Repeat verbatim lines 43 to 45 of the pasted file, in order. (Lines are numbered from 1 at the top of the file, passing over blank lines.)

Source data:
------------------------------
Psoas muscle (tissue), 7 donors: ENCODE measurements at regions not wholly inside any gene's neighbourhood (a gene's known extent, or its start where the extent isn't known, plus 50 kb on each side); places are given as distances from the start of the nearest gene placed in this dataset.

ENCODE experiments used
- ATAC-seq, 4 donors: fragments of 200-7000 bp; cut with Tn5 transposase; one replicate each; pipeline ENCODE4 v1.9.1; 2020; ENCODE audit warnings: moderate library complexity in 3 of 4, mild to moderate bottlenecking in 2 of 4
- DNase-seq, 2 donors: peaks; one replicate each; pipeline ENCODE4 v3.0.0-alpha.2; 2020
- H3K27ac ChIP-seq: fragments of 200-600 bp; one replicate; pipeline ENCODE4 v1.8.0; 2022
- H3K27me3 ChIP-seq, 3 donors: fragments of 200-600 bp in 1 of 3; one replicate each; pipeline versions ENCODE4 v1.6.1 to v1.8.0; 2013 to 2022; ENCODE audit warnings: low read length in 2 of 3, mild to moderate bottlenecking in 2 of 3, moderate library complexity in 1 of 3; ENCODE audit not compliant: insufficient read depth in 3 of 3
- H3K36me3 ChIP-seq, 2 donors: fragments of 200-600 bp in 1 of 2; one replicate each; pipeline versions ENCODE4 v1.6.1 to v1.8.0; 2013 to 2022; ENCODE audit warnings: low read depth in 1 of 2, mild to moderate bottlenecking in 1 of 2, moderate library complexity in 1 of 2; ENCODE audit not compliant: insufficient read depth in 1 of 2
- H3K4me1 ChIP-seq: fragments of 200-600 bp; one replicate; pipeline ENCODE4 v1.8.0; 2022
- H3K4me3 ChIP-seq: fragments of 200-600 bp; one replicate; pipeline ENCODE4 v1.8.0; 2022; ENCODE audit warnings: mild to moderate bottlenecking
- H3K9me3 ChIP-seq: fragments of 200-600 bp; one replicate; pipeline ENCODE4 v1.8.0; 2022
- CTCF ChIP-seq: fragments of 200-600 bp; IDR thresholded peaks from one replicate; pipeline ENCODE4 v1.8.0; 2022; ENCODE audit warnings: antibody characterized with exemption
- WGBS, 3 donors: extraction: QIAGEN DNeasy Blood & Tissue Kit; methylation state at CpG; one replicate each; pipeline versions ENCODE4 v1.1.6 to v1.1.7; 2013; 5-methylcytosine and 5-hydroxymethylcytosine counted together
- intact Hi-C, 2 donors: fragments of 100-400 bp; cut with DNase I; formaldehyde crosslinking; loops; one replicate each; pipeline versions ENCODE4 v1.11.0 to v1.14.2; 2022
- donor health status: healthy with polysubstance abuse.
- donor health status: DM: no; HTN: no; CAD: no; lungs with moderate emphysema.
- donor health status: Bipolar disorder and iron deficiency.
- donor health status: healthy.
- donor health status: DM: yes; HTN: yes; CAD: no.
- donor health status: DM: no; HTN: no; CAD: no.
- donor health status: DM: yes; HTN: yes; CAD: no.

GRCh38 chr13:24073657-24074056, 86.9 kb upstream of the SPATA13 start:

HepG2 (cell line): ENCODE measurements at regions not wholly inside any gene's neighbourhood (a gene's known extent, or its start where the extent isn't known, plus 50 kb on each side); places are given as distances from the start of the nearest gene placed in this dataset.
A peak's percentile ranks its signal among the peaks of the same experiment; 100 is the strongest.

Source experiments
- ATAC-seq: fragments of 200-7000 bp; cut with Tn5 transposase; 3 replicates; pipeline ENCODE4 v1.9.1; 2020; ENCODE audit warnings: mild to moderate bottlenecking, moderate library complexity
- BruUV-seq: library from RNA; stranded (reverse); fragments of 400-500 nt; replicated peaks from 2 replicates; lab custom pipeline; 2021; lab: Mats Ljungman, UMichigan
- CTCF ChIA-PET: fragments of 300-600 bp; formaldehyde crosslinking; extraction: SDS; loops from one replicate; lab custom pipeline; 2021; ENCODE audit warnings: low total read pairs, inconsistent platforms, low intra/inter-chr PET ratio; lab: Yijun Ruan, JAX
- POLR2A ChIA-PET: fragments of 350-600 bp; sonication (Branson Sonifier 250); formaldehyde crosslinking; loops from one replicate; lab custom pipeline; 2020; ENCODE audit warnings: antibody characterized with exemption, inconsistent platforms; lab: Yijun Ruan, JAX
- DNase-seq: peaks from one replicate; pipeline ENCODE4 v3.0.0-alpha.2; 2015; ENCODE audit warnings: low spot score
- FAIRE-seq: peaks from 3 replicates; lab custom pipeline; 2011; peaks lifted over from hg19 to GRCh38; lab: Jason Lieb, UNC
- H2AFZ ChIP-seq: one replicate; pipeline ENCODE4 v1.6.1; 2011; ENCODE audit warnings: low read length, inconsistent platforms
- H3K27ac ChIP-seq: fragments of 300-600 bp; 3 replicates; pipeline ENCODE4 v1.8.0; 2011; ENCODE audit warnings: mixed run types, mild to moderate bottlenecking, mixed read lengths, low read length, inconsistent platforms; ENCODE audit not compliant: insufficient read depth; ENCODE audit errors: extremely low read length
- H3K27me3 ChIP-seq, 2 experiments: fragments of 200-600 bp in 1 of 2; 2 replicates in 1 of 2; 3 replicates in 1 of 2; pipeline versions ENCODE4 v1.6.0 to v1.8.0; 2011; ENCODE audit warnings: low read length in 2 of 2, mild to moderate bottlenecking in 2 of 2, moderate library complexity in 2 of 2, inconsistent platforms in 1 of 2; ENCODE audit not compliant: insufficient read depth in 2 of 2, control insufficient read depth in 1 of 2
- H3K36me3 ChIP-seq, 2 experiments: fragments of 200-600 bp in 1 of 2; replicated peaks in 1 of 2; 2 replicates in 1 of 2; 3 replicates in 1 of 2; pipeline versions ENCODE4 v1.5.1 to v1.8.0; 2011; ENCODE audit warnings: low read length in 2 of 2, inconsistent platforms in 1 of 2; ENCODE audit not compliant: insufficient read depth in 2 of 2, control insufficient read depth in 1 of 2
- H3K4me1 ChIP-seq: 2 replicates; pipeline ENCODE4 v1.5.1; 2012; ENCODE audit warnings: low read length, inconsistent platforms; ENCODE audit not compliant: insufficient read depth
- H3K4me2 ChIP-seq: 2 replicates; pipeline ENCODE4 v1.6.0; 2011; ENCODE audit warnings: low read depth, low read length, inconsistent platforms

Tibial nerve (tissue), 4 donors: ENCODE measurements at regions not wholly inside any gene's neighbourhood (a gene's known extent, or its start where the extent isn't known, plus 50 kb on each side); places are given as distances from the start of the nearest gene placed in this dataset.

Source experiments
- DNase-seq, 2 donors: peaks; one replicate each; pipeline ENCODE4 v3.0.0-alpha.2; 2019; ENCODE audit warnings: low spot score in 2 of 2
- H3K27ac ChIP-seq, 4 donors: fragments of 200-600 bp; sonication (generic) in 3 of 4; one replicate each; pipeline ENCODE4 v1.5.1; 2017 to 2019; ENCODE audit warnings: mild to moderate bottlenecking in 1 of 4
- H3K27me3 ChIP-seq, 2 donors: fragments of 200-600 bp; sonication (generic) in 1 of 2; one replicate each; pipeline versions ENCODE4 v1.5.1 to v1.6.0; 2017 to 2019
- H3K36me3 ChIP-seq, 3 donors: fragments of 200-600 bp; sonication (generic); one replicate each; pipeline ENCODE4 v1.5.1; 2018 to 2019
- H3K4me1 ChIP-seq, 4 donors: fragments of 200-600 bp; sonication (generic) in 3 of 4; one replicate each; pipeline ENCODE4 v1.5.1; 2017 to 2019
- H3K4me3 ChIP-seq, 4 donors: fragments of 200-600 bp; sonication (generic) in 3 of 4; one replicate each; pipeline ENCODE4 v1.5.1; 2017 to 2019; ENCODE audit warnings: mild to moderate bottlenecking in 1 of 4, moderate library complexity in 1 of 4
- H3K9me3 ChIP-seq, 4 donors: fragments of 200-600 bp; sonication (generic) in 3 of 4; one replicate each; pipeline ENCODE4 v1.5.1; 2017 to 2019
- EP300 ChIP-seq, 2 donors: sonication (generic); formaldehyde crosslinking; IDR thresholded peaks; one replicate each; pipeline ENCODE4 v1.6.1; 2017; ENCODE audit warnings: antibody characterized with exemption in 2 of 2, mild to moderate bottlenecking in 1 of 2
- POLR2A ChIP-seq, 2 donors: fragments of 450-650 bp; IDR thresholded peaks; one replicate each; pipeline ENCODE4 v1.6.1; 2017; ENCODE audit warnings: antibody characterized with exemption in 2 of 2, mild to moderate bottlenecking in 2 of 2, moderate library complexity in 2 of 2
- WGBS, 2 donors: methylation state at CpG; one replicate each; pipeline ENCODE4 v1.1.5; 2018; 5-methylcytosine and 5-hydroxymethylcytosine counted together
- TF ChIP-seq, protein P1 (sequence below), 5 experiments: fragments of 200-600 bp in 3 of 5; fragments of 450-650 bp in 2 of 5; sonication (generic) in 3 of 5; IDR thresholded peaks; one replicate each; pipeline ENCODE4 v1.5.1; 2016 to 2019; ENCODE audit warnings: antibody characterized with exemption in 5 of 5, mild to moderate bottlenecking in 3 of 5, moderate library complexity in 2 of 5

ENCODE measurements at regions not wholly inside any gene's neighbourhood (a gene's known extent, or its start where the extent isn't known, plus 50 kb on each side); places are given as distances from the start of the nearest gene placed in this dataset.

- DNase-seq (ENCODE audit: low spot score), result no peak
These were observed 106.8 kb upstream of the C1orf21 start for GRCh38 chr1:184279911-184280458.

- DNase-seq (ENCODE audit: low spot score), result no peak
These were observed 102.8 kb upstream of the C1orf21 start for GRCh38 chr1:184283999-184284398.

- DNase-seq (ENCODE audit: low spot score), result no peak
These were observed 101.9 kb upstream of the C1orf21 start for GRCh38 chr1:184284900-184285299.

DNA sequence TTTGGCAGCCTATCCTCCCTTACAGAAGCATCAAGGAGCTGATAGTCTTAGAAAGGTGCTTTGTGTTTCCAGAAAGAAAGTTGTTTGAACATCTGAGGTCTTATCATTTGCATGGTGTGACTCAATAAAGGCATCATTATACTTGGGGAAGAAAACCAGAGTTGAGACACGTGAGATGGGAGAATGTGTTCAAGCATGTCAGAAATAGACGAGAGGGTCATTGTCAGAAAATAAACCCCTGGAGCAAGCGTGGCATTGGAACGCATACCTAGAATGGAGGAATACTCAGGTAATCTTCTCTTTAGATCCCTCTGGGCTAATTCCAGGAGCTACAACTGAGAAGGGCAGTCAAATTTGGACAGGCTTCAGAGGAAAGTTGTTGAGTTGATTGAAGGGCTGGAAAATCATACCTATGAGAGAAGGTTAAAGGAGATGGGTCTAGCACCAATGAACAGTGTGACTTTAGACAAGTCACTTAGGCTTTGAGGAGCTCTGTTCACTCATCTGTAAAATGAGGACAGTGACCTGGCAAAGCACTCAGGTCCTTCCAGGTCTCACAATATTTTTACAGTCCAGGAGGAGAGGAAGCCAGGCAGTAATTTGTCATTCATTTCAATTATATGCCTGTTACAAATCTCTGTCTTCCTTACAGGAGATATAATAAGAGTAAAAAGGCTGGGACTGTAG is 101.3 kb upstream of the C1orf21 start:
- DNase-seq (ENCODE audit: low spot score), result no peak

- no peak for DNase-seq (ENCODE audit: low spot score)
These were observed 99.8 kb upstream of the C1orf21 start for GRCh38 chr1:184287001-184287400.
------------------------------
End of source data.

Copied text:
- H3K4me1 ChIP-seq, 4 donors: fragments of 200-600 bp; sonication (generic) in 3 of 4; one replicate each; pipeline ENCODE4 v1.5.1; 2017 to 2019
- H3K4me3 ChIP-seq, 4 donors: fragments of 200-600 bp; sonication (generic) in 3 of 4; one replicate each; pipeline ENCODE4 v1.5.1; 2017 to 2019; ENCODE audit warnings: mild to moderate bottlenecking in 1 of 4, moderate library complexity in 1 of 4
- H3K9me3 ChIP-seq, 4 donors: fragments of 200-600 bp; sonication (generic) in 3 of 4; one replicate each; pipeline ENCODE4 v1.5.1; 2017 to 2019